Friday, April 15, 2011

OAuth: Does it replace federation?

Today I received a question about OAuth and whether it replaces existing federation deployments. Would OAuth, WS-Trust, and SAML work together? The answer is no. In fact, OAuth is built to use any authentication system, local or federated.

Note: Coincidentally, Paul Madsen, also posted an interesting graphic that gives a swim lane view of OAuth's flow with an IDP. 

I discussed some of this in my earlier post "OAuth: Does it authenticate?" Instead of prescribing what authentication is possible with OAuth, the OAuth specification simply assumes that there is some form of authentication mechanism in place that is acceptable to the service provider. It could be local authentication (e.g. as seen on Facebook, etc), or federation from SAML, OpenID, etc.

Here are a couple of diagrams (click to enlarge) showing the use of OAuth with a federated IDP. In Figure 1, the client application "ClientApp" of an employee of "IndependentId Enterprise" wants to access a cloud application service hosted by In step 1, ClientApp sends an authorize request to the cloud service via the smartphone browser to the endpoint:
The authorization service determines if the browser already has an authenticated Web SSO session with the user. If not, the authorization point determines the user's home IDP by looking at the original authorize URL. In this case, it indicates the authorization was for The user's browser is redirected to IndependentId's SAML IDP where the user authenticates and a SAML Assertion is returned (step 2).
Figure 1
In Figure 2, the Cloud Service Provider having received the users SAML Assertion and authenticating the user, determines by policy that all IndependentId users automatically grant access to the "CloudApp Service". In step 3, the authorization service then redirects the users browser back to:
The phone switches to ClientApp and passes it the redirect URL which contains the authorization code. In step 4, ClientApp then uses the code, along with its own client_id and client credentials (e.g. client_secret) and obtains an access token. Finally, in step 5, the client app is able to access the CloudApp Service. Note that the ClientApp can continue accessing the service for as long as the access token is valid which may be minutes, hours, days, or permenantly depending on the security requirements.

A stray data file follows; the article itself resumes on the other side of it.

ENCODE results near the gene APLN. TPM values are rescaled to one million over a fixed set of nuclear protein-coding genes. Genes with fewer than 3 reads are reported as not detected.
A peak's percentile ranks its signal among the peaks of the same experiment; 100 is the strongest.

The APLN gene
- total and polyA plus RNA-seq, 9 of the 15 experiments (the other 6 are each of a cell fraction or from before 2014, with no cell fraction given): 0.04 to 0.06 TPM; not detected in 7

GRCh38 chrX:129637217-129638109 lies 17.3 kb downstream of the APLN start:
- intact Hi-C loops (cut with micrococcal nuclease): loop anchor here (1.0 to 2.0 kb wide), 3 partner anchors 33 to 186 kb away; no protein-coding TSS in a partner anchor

Figure 2
There are lots more variations on this. For example, during the authorization request, the IDP endpoint may not be known. In that case a NASCAR style authentication process could take place. Also, in step 4, the token server could elect to return a refresh token. This allows the ClientApp to maintain a longer session with the service without having to re-authenticate the user. Meanwhile, access tokens still maintain a shorter lifetime forcing the ClientApp to silently re-authenticate and provide a refresh token to continue to validate the clients access over time.


Unknown said...

Great article Phil!
We implement OAuth service for clients and most of them are unaware that the actual authentication is outside the scope of the specification. This does open an opportunity to merge whatever authentication scheme that the customer already has in place. When this is a federated relationship, protocols like WS-Fed and SAML are great answers to avoid the need to share passwords. In fact, we have implemented the exact SAML based solution you describe above (

I do have one question. What do you mean by NASCAR style authentication?



Phil Hunt said...

NASCAR is where you present a screen with a bunch of clickable buttons representing different authentication methods and/or sources.

Moshe Ben Shoham said...

Good info!
But, what do you do when the user is deprovisioned in the IdP, and still has valid oAuth tokens? The user can access the APIs until explicitly deprovisioned from the SP (using SCIM, for example). But until this is done, the user still has access. This is unlike SAML browser SSO flows, in which access is denied when the user is deprovisioned in the IdP, simply because the SAML flows go through the IdP for each login.

Phil Hunt said...

SAML has the same issue. The lifetime of the SSO aassertion can mean the user still has access after revication by the IDP.

OAuth addresses this by using refresh tokens. This allows access tokens with very short lifespans and forces the client to "refresh" which re-verifies the authorization and the user's right to authz is still valid.

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